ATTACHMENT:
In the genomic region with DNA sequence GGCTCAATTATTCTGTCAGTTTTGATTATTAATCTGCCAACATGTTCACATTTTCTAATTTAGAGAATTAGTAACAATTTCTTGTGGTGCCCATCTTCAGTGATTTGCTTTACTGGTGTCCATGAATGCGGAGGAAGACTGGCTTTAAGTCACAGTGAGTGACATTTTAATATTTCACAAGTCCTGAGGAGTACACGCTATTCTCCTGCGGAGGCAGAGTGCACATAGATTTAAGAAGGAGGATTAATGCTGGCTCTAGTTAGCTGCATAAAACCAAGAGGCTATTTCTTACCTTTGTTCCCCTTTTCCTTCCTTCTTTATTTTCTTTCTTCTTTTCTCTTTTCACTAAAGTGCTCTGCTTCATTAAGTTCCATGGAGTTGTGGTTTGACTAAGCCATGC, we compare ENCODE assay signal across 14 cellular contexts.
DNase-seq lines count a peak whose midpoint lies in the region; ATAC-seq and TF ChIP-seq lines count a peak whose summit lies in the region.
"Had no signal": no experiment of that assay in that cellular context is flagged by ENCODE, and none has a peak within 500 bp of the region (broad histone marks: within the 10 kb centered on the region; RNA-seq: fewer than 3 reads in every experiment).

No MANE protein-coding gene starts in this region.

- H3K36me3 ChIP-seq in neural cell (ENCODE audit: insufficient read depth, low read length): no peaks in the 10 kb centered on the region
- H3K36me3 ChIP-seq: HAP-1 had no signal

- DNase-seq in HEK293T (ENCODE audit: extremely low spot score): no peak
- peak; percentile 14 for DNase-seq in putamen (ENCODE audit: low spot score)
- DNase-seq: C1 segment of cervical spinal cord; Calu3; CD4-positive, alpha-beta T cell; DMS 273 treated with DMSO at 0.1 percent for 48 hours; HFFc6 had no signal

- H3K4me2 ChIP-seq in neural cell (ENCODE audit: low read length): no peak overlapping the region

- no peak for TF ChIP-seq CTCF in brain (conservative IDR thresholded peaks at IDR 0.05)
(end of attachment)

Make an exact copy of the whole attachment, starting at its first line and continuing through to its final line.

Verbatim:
In the genomic region with DNA sequence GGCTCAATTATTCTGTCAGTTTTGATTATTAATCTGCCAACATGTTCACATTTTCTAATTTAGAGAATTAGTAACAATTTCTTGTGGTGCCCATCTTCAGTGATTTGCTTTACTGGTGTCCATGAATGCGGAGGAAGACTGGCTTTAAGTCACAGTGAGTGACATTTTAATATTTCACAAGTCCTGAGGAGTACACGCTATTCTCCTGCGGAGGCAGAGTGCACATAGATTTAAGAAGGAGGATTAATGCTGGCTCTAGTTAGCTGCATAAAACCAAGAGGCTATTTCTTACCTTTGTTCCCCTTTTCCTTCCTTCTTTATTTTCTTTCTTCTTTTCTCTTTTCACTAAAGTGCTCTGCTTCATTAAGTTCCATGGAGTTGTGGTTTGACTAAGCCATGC, we compare ENCODE assay signal across 14 cellular contexts.
DNase-seq lines count a peak whose midpoint lies in the region; ATAC-seq and TF ChIP-seq lines count a peak whose summit lies in the region.
"Had no signal": no experiment of that assay in that cellular context is flagged by ENCODE, and none has a peak within 500 bp of the region (broad histone marks: within the 10 kb centered on the region; RNA-seq: fewer than 3 reads in every experiment).

No MANE protein-coding gene starts in this region.

- H3K36me3 ChIP-seq in neural cell (ENCODE audit: insufficient read depth, low read length): no peaks in the 10 kb centered on the region
- H3K36me3 ChIP-seq: HAP-1 had no signal

- DNase-seq in HEK293T (ENCODE audit: extremely low spot score): no peak
- peak; percentile 14 for DNase-seq in putamen (ENCODE audit: low spot score)
- DNase-seq: C1 segment of cervical spinal cord; Calu3; CD4-positive, alpha-beta T cell; DMS 273 treated with DMSO at 0.1 percent for 48 hours; HFFc6 had no signal

- H3K4me2 ChIP-seq in neural cell (ENCODE audit: low read length): no peak overlapping the region

- no peak for TF ChIP-seq CTCF in brain (conservative IDR thresholded peaks at IDR 0.05)